The end of Thanksgiving traditionally marks the beginning of many families’ Christmas preparations.
Many deep-rooted family traditions, such as decorating trees, singing carols, and wrapping presents, are centered around the holidays, and watching Christmas movies with the family is no exception. Be careful though, because it can be difficult to determine which movie your family will watch if your family can’t even define what a Christmas movie is.
It is impossible to determine whether an object meets certain classifications without first establishing what the criteria are. In the case of Christmas movies, the debate continues as to what qualities define this festive subgenre of film. Does the story simply have to be set on the holiday to qualify? Should the film include traditional Christmas iconography and symbolism, such as Santa Claus and Christmas lights? Should the film focus on the themes of the holidays, such as being with family and the gift of giving?
To categorize films like “A Christmas Story” and Tim Allen’s “The Santa Clause” as Christmas movies is almost a tautology since films like these are by definition Christmas movies. Their entire theme, aesthetic and narrative is hyper-focused on the holiday itself. It’s much like a documentary about Christmas is fundamentally about the holiday, while a documentary about a bank robbery that took place on December 25th is not.
One film at the heart of this debate is Bruce Willis’ 1988 action classic, “Die Hard,” as it dances around the edges of how we traditionally define a Christmas movie. The film takes place on Christmas Day when an off-duty police officer tries to stop an armed takeover of a corporate office building. The narrative thrust is centered on the conflict between Willis’ off-duty cop and Alan Rickman’s terrorist, but much of the subtext of the film reflects the structure of the holiday subgenre. Mel Gibson’s “Lethal Weapon” is another film that shares the spirit of a holiday film wrapped in the veneer of an action film.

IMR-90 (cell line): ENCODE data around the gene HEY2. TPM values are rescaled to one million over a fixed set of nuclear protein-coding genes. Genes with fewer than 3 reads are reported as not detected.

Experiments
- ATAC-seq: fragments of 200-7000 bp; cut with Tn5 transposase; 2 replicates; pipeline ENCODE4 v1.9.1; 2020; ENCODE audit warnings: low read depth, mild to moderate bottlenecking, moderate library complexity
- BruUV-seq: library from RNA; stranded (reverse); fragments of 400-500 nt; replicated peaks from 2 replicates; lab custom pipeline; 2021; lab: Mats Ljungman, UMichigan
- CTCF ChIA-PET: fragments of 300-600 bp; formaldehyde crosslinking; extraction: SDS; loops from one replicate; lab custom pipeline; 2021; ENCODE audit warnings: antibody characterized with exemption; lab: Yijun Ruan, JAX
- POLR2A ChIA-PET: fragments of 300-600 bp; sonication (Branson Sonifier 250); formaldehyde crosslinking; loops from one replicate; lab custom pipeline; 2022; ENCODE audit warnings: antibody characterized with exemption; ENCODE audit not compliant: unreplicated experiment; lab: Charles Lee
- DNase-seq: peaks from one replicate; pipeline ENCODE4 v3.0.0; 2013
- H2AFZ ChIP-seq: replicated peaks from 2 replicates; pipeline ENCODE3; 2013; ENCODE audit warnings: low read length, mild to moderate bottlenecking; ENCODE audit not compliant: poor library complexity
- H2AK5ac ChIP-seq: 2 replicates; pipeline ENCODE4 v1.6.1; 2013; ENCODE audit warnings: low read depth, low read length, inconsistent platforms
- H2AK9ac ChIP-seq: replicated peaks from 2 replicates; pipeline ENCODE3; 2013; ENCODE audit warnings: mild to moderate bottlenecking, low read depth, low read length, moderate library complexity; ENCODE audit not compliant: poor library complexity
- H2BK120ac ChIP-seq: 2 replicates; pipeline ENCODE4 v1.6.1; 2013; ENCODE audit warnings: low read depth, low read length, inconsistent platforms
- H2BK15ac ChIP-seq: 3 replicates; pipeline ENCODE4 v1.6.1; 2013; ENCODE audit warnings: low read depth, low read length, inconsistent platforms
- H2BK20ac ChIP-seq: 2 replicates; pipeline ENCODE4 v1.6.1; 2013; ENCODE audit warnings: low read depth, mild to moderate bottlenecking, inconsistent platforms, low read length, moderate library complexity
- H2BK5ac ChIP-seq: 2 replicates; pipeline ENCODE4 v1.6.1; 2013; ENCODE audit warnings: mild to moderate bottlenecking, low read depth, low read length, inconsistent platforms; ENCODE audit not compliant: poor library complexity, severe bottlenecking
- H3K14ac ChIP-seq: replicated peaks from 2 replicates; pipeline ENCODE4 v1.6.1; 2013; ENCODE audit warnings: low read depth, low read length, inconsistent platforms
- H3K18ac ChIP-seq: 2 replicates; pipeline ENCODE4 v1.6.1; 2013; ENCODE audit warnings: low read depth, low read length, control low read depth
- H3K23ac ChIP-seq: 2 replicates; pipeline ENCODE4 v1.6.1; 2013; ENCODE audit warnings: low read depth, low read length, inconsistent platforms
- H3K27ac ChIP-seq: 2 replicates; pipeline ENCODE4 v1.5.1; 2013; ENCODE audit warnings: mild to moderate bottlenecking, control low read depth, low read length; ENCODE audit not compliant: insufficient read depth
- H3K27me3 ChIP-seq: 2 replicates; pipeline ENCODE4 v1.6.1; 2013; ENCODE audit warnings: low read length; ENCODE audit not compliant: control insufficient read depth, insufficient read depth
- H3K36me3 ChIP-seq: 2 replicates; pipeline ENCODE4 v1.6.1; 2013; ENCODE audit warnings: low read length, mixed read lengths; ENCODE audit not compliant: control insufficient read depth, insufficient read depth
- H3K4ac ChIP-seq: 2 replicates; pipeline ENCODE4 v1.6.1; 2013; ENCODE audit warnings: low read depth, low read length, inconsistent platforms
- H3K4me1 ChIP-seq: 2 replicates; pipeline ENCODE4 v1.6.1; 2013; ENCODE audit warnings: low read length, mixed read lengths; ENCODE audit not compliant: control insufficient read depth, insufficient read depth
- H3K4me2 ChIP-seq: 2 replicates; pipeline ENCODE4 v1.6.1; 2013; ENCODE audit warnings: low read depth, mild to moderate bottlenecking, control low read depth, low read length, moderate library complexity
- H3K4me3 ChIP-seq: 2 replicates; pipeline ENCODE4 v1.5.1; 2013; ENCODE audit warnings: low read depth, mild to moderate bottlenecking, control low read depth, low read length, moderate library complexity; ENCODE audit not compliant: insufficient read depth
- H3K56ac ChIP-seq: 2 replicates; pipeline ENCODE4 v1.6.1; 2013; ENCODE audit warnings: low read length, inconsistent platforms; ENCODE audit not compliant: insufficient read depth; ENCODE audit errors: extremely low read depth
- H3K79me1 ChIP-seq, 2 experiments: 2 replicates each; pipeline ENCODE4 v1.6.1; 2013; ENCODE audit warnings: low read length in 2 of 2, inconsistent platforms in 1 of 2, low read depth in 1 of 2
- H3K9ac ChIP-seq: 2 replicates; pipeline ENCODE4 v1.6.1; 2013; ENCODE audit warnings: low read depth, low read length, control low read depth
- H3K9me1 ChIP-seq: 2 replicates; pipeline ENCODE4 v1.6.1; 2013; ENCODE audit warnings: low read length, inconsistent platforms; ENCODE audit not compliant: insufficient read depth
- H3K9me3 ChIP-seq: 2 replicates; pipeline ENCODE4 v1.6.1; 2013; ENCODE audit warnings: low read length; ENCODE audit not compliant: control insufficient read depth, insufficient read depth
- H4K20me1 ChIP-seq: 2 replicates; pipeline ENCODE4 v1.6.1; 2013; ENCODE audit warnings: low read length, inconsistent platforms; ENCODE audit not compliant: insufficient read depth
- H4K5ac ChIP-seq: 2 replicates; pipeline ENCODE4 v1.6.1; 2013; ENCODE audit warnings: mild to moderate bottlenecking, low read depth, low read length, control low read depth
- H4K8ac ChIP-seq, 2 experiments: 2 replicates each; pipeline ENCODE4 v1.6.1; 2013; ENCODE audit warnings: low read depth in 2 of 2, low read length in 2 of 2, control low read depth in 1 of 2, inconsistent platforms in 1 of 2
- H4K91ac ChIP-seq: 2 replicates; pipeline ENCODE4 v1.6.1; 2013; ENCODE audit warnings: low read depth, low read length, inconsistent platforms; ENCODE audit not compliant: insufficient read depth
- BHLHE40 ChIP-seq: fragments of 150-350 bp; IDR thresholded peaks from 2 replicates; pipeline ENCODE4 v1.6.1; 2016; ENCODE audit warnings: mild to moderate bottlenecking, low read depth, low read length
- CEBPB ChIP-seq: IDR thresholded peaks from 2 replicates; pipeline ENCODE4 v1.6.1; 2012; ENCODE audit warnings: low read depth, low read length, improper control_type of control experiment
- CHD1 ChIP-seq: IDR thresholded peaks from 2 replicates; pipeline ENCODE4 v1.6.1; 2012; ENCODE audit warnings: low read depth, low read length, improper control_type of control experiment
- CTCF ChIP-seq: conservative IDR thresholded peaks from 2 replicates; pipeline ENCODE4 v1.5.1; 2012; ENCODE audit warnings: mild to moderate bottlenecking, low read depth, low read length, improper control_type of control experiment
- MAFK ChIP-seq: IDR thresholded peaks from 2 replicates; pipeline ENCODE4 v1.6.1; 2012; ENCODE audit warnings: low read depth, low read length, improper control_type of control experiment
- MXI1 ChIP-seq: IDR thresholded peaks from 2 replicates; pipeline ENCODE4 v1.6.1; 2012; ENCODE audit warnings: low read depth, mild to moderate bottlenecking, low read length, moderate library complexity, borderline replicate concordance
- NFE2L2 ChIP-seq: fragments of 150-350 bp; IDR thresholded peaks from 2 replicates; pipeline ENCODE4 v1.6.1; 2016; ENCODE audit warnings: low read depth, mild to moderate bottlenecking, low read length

There are even symbolic Christmas movies that avoid the sentimental subtext of Christmas and instead focus on the social consequences. Stanley Kubrick’s cryptic and iconic 1999 film “Eyes Wide Shut” contains subtle themes that examine the widespread consumerism surrounding what is known as the holiday shopping season. Make no mistake, “Eyes Wide Shut” is not a Christmas movie in tone or feel and contains extremely mature content, but the themes around the holidays are present. Ultimately, what criteria someone uses to define the subgenre is a subjective judgment which means you may have more arguments about what a Christmas movie is than actually choosing a Christmas movie.